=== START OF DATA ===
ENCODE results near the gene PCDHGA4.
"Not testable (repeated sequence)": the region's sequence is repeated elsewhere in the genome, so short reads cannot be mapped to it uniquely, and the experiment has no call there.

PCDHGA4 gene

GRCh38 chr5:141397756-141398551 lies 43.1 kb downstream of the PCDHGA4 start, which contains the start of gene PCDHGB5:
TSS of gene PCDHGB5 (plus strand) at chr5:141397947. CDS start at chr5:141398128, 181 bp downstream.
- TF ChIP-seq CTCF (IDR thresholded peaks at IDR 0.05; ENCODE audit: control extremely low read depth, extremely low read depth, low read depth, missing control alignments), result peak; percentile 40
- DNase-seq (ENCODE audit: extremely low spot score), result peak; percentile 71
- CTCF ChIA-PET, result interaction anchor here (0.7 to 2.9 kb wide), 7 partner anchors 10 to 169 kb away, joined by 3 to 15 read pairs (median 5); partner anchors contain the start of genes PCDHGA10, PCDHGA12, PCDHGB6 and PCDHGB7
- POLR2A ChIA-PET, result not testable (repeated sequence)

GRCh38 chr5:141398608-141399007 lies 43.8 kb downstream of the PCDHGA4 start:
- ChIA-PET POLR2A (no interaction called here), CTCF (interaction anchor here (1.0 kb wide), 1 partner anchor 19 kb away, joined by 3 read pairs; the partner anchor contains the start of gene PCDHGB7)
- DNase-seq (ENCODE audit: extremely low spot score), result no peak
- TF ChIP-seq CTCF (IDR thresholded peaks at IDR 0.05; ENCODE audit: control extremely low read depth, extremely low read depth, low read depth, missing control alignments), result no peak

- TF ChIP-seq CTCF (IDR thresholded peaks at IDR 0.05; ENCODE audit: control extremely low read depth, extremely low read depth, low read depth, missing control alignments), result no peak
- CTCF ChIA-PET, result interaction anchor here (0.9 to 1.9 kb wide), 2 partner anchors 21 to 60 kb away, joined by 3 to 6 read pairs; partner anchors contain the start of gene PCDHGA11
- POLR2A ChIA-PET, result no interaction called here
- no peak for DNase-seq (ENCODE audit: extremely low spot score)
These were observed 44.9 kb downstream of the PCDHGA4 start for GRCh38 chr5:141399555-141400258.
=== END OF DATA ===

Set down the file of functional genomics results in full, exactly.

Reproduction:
ENCODE results near the gene PCDHGA4.
"Not testable (repeated sequence)": the region's sequence is repeated elsewhere in the genome, so short reads cannot be mapped to it uniquely, and the experiment has no call there.

PCDHGA4 gene

GRCh38 chr5:141397756-141398551 lies 43.1 kb downstream of the PCDHGA4 start, which contains the start of gene PCDHGB5:
TSS of gene PCDHGB5 (plus strand) at chr5:141397947. CDS start at chr5:141398128, 181 bp downstream.
- TF ChIP-seq CTCF (IDR thresholded peaks at IDR 0.05; ENCODE audit: control extremely low read depth, extremely low read depth, low read depth, missing control alignments), result peak; percentile 40
- DNase-seq (ENCODE audit: extremely low spot score), result peak; percentile 71
- CTCF ChIA-PET, result interaction anchor here (0.7 to 2.9 kb wide), 7 partner anchors 10 to 169 kb away, joined by 3 to 15 read pairs (median 5); partner anchors contain the start of genes PCDHGA10, PCDHGA12, PCDHGB6 and PCDHGB7
- POLR2A ChIA-PET, result not testable (repeated sequence)

GRCh38 chr5:141398608-141399007 lies 43.8 kb downstream of the PCDHGA4 start:
- ChIA-PET POLR2A (no interaction called here), CTCF (interaction anchor here (1.0 kb wide), 1 partner anchor 19 kb away, joined by 3 read pairs; the partner anchor contains the start of gene PCDHGB7)
- DNase-seq (ENCODE audit: extremely low spot score), result no peak
- TF ChIP-seq CTCF (IDR thresholded peaks at IDR 0.05; ENCODE audit: control extremely low read depth, extremely low read depth, low read depth, missing control alignments), result no peak

- TF ChIP-seq CTCF (IDR thresholded peaks at IDR 0.05; ENCODE audit: control extremely low read depth, extremely low read depth, low read depth, missing control alignments), result no peak
- CTCF ChIA-PET, result interaction anchor here (0.9 to 1.9 kb wide), 2 partner anchors 21 to 60 kb away, joined by 3 to 6 read pairs; partner anchors contain the start of gene PCDHGA11
- POLR2A ChIA-PET, result no interaction called here
- no peak for DNase-seq (ENCODE audit: extremely low spot score)
These were observed 44.9 kb downstream of the PCDHGA4 start for GRCh38 chr5:141399555-141400258.